Our Saviour, they tell us, having procured for repenting simers the forgiveness only of the eternal punishment due to their sins, there remains a temporal punishment due to them still, which, if it be not in this life either inflicted by worldly sufferings, or satisfied for by good works and penances, must be undergone after death, in the pains of a place called Purgatory: which pains may, however, be mitigated and shortened, partly by offering up prayers for such persons, and partly by granting in

, dulgences to them. And these things also we are heretics for not believing. Yet for the necessity of our believing these doctrines, they pretend no Scripture-proof, and they have no proof for so much as the truth of them. Heaven and Hell we read of perpetually in the Bible, but Purgatory we never meet with : though surely, if there be such a place, Christ and his Apostles would not have concealed it

St. Paul indeed mentions, a fire that tries every man's works, and persons that shall be saved, yet so as by fire * But what is he there speaking of?

from us.

* 1 Cor. iii. 13. 15.

He had been laying amongst them, he says, the foundation of religion, the acknowledgment of Jesus Christ. On this, says he, another man hath built : but let every man take heed how he buildeth; what he teaches for Christian doctrine: for the day shall declare it, and the fire shall try every man's work of what sort it is: either the day of the fiery trial of persecution, or rather, the final judgment of God, whose day shall burn like an oven *, this shall try every man's work, search it as thoroughly as fire does things that are put into it. Then, if any man's work which he hath built, abide, if the doctrines he hath taught bear the test, he shall receire a reward: but if his work be burnt, if, preserving the fundamentals of Christianity, he hath built errors on them, he shall suffer loss; the pains he hath taken shall be of no benefit, and though he may be saved himself, it shall be like one that escapes through the fire, with great danger and difficulty. For so St. Jude speaks: Some save with fear, pulling them out of the firet: and the prophet Amos, Ye were as a firebrand plucked out of the burning I. This passage therefore relates not to punishing, in purgatory, the persons of some men, before the Day of Judgment, but to trying the works of all men at the Day of Judgment: and far from patronizing the Church of Rome, gives them indeed an awful warning not to build on the foundation of Christianity hay and stubble ; such useless trash as this, and many other of their doctrines; which that great Day of the Lord will show to have no solidity in them: but their works shall be burnt up, themselves suffer loss, and at best be saved only so as by fire. Their other texts for purgatory are, if possible, less to the purpose than this : that blasphemy against the Holy Ghost shall not be forgiven, either in this life or that to come * ; which is only saying it shall never be forgiven, but punished both here and hereafter: that he who agrees not with his adversary in the way, shall be cast by the judge into prison, and not come out till he hath paid the uttermost farthingt; which perhaps is only saying, that whoever doth not make up a difference with his neighbour before trial, must expect no favour after : Or, if God be the judge meant, the sense will be, that the person condemned shall never come out of prison, because he can never pay the uttermost farthing. For uncharitableness unrepented of, which is the crime here mentioned, the Papists themselves own, sends men not to purgatory but to Hell. As for their notion, that our Saviour hath not procured forgiveness of the temporal punishment of sin, it is certain from Scripture, that he hath procured the forgiveness of every thing that can properly be called punishment. For his blood cleanseth us from all sin ; and therefore no purgatory is needful.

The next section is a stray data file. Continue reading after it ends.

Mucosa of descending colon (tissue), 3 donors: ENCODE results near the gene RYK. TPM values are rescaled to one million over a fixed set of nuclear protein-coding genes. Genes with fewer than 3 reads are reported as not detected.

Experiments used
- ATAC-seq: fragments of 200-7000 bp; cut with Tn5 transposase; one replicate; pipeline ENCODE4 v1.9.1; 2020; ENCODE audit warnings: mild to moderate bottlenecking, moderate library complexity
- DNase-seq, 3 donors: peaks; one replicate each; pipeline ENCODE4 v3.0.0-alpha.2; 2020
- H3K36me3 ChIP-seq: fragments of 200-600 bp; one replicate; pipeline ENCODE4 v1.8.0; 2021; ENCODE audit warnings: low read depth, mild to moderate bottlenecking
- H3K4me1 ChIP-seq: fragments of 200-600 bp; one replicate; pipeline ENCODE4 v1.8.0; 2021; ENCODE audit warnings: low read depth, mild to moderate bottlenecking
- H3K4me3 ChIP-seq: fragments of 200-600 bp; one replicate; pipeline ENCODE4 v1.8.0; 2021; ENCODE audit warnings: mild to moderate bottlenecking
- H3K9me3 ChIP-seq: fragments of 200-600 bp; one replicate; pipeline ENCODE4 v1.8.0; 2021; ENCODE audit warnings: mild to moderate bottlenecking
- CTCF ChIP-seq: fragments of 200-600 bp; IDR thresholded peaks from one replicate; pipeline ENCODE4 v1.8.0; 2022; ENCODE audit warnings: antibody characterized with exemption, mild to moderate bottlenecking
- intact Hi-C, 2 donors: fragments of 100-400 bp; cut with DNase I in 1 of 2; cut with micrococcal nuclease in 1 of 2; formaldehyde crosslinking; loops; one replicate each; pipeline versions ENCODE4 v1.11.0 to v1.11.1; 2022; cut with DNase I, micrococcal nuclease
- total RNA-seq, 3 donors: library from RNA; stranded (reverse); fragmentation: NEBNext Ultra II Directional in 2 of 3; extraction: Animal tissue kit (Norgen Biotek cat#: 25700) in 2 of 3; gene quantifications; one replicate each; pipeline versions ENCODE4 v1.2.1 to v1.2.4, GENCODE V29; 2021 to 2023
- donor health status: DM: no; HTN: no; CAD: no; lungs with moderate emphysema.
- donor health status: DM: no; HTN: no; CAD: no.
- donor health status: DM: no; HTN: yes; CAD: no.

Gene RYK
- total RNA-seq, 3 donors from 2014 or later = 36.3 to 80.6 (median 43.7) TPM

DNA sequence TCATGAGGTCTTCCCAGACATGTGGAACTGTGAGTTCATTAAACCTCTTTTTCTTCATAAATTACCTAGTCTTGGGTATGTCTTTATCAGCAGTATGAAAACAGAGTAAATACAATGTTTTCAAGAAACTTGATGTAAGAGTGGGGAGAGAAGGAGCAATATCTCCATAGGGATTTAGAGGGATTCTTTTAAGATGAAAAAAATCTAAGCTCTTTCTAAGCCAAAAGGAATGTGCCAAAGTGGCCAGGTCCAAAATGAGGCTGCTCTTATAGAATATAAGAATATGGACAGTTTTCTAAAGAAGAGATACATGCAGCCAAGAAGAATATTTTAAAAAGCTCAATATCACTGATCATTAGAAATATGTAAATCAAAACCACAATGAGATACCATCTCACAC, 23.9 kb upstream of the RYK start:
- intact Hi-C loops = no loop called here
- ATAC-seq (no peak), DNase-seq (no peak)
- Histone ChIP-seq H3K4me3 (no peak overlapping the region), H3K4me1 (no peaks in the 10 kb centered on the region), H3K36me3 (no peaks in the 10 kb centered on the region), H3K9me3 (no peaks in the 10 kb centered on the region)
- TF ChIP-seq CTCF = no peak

* Mal. iv. 1. + Jude, ver. 23. I Amos iv. 11.

And there is no condemnation to them which are in Christ Jesus S, and consequently no such place to be condemned to. Correction indeed there is : but this correction is the work, not of an offended judge, but a merciful Father : and as he, by these and many other means endeavours to amend us, so we should use all proper means to amend ourselves : but such penances as tend only to give pain, are not proper means even in this life, which is our only time of amendment; much less will any such be inflicted on good men in the other, when they will come too late for any valuable purpose. Blessed, says the Angel, are the dead that die in the Lord, * Matth. xii. 32.

+ Matth. v. 25, 26. John i. 7.

§ Rom. viii. 1.